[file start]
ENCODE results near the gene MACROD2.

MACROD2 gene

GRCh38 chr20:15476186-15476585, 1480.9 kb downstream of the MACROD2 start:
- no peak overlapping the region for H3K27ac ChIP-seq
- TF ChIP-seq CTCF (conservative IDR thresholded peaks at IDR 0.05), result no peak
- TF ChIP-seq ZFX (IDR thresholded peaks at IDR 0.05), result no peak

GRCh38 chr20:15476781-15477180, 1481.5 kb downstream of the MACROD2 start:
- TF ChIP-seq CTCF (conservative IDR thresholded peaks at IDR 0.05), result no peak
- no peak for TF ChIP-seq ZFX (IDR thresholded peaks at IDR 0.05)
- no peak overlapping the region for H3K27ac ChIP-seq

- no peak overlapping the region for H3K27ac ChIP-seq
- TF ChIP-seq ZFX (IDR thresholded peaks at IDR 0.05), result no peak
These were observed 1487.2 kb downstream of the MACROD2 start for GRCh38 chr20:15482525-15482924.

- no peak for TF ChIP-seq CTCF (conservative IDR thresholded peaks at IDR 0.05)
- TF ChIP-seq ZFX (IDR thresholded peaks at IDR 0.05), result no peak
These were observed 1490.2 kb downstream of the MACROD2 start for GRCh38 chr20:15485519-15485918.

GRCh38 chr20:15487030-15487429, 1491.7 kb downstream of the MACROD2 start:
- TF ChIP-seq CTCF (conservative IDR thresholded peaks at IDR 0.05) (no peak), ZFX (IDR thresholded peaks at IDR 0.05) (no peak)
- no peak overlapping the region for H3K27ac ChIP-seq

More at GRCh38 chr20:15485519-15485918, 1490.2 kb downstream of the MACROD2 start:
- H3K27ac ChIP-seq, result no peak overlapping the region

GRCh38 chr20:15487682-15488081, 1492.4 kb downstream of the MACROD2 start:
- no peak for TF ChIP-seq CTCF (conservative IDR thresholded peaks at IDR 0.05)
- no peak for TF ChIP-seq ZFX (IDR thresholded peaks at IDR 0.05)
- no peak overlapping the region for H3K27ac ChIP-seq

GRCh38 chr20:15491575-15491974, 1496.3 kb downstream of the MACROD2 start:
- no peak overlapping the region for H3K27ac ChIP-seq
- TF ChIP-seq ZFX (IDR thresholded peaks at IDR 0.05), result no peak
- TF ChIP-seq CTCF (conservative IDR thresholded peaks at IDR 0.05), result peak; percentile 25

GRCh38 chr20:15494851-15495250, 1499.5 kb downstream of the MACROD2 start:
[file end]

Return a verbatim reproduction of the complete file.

ENCODE results near the gene MACROD2.

MACROD2 gene

GRCh38 chr20:15476186-15476585, 1480.9 kb downstream of the MACROD2 start:
- no peak overlapping the region for H3K27ac ChIP-seq
- TF ChIP-seq CTCF (conservative IDR thresholded peaks at IDR 0.05), result no peak
- TF ChIP-seq ZFX (IDR thresholded peaks at IDR 0.05), result no peak

GRCh38 chr20:15476781-15477180, 1481.5 kb downstream of the MACROD2 start:
- TF ChIP-seq CTCF (conservative IDR thresholded peaks at IDR 0.05), result no peak
- no peak for TF ChIP-seq ZFX (IDR thresholded peaks at IDR 0.05)
- no peak overlapping the region for H3K27ac ChIP-seq

- no peak overlapping the region for H3K27ac ChIP-seq
- TF ChIP-seq ZFX (IDR thresholded peaks at IDR 0.05), result no peak
These were observed 1487.2 kb downstream of the MACROD2 start for GRCh38 chr20:15482525-15482924.

- no peak for TF ChIP-seq CTCF (conservative IDR thresholded peaks at IDR 0.05)
- TF ChIP-seq ZFX (IDR thresholded peaks at IDR 0.05), result no peak
These were observed 1490.2 kb downstream of the MACROD2 start for GRCh38 chr20:15485519-15485918.

GRCh38 chr20:15487030-15487429, 1491.7 kb downstream of the MACROD2 start:
- TF ChIP-seq CTCF (conservative IDR thresholded peaks at IDR 0.05) (no peak), ZFX (IDR thresholded peaks at IDR 0.05) (no peak)
- no peak overlapping the region for H3K27ac ChIP-seq

More at GRCh38 chr20:15485519-15485918, 1490.2 kb downstream of the MACROD2 start:
- H3K27ac ChIP-seq, result no peak overlapping the region

GRCh38 chr20:15487682-15488081, 1492.4 kb downstream of the MACROD2 start:
- no peak for TF ChIP-seq CTCF (conservative IDR thresholded peaks at IDR 0.05)
- no peak for TF ChIP-seq ZFX (IDR thresholded peaks at IDR 0.05)
- no peak overlapping the region for H3K27ac ChIP-seq

GRCh38 chr20:15491575-15491974, 1496.3 kb downstream of the MACROD2 start:
- no peak overlapping the region for H3K27ac ChIP-seq
- TF ChIP-seq ZFX (IDR thresholded peaks at IDR 0.05), result no peak
- TF ChIP-seq CTCF (conservative IDR thresholded peaks at IDR 0.05), result peak; percentile 25

GRCh38 chr20:15494851-15495250, 1499.5 kb downstream of the MACROD2 start: